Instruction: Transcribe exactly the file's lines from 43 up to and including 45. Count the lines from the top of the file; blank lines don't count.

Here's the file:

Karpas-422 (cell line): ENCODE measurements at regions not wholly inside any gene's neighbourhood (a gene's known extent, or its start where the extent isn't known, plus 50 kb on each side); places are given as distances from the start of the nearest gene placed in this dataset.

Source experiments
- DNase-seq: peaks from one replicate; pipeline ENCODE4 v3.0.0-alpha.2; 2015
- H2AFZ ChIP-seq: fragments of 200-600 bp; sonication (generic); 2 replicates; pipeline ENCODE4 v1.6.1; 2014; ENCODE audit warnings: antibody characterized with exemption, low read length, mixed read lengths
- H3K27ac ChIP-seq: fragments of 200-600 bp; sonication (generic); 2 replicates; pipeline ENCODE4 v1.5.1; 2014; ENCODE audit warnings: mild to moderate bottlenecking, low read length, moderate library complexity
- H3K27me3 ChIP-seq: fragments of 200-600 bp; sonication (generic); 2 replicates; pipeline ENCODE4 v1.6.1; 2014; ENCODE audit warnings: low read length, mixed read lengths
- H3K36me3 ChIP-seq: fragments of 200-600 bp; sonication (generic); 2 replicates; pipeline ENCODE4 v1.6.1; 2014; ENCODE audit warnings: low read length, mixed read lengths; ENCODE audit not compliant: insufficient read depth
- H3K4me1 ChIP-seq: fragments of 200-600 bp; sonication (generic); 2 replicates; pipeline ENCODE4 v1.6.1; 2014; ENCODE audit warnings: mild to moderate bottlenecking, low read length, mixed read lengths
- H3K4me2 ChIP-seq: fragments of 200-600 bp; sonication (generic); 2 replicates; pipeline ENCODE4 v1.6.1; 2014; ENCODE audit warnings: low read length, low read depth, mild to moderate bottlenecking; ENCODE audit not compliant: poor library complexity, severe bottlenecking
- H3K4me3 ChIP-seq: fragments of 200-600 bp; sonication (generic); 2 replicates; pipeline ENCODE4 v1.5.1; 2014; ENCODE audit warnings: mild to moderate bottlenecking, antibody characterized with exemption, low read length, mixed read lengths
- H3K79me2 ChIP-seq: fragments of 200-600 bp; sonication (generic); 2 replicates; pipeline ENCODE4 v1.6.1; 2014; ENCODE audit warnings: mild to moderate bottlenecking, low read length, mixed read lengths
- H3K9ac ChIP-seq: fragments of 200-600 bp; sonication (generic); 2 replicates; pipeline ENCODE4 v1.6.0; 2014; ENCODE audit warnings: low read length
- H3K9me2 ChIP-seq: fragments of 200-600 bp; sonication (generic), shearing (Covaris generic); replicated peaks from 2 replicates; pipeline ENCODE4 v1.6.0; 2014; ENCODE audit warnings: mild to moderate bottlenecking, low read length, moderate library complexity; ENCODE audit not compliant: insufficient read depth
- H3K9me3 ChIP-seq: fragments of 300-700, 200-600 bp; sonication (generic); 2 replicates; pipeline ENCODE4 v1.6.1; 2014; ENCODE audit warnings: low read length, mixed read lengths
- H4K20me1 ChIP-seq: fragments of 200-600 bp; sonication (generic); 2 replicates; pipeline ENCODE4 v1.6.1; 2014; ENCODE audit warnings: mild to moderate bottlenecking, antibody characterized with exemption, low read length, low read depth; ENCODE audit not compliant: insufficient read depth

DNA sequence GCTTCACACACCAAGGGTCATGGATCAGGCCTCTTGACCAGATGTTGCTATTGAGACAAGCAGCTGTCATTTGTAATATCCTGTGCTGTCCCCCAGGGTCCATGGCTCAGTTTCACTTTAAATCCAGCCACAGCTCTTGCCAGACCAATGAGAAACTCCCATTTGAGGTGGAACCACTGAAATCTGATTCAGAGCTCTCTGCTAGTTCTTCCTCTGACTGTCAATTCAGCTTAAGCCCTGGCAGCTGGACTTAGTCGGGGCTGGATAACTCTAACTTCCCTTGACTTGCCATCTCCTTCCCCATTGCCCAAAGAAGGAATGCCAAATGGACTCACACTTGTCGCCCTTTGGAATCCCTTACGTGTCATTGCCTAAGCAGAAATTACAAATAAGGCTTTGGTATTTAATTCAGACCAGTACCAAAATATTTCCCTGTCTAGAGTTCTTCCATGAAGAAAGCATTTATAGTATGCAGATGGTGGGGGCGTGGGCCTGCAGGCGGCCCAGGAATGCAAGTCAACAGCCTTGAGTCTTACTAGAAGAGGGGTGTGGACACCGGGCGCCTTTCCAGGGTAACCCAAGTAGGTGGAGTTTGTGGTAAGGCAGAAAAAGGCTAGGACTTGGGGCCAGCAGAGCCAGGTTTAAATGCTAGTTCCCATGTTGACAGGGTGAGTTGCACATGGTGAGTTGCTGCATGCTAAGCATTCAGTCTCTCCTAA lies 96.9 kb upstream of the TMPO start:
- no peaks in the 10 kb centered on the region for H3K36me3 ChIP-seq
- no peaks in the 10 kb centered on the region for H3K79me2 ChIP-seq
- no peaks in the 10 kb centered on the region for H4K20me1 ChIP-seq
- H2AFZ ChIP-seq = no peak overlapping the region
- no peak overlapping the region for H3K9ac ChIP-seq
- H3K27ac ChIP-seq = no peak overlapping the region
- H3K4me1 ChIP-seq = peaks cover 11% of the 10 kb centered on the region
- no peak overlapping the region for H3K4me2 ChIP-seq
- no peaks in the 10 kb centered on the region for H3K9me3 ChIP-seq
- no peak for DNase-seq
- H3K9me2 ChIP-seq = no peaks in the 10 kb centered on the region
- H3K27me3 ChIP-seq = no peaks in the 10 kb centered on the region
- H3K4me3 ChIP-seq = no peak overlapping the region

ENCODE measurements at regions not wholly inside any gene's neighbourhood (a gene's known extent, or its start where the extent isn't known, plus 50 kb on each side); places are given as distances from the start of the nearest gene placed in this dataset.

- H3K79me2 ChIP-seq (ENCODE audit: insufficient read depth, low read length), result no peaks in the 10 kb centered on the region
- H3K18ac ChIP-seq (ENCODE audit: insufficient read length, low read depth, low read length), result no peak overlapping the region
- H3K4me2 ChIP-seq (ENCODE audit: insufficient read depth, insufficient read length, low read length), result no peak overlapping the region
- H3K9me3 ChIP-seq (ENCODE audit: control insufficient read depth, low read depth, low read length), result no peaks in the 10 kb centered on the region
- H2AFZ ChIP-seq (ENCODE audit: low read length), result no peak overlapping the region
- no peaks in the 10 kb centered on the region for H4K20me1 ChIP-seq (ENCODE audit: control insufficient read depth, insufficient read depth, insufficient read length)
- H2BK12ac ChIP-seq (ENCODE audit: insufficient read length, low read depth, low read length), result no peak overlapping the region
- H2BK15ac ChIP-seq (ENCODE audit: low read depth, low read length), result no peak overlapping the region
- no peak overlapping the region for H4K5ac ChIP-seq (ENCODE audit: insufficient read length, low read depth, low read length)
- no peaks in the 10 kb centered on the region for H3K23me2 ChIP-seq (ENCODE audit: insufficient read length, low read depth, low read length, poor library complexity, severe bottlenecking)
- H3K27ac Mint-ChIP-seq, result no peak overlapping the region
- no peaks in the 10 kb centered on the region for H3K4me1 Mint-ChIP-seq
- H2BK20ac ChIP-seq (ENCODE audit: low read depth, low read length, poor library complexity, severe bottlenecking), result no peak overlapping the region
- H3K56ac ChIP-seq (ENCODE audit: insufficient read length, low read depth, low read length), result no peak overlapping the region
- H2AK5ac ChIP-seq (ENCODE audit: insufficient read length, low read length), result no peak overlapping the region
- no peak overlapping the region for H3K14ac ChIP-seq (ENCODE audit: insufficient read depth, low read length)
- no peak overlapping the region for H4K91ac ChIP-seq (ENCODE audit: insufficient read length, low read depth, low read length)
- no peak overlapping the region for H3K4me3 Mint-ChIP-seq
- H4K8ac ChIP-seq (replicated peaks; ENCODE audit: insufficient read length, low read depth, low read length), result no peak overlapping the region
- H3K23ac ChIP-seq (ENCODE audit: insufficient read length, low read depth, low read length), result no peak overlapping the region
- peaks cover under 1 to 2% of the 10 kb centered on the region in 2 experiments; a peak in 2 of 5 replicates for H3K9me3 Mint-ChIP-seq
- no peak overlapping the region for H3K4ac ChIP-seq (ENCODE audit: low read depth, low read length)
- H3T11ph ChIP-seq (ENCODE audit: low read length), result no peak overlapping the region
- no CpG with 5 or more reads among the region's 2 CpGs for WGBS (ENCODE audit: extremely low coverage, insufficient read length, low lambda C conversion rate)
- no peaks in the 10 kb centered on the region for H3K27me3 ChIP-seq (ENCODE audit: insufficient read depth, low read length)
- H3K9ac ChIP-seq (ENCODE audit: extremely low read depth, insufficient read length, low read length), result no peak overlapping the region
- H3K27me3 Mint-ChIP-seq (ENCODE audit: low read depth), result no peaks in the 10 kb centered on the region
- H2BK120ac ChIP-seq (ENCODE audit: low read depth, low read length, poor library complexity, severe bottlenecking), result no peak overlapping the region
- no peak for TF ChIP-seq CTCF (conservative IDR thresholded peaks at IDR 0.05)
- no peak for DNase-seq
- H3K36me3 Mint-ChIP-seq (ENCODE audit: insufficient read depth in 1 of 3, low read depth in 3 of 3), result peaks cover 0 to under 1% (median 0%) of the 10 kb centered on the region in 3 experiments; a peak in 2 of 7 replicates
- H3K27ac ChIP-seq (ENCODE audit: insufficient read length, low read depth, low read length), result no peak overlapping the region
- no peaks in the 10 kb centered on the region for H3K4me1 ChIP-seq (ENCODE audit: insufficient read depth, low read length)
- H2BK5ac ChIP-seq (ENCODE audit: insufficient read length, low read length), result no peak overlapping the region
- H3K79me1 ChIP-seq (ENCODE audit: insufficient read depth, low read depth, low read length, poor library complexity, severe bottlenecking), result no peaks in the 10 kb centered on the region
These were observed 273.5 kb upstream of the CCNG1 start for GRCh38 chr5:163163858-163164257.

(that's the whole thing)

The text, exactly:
- H2BK20ac ChIP-seq (ENCODE audit: low read depth, low read length, poor library complexity, severe bottlenecking), result no peak overlapping the region
- H3K56ac ChIP-seq (ENCODE audit: insufficient read length, low read depth, low read length), result no peak overlapping the region
- H2AK5ac ChIP-seq (ENCODE audit: insufficient read length, low read length), result no peak overlapping the region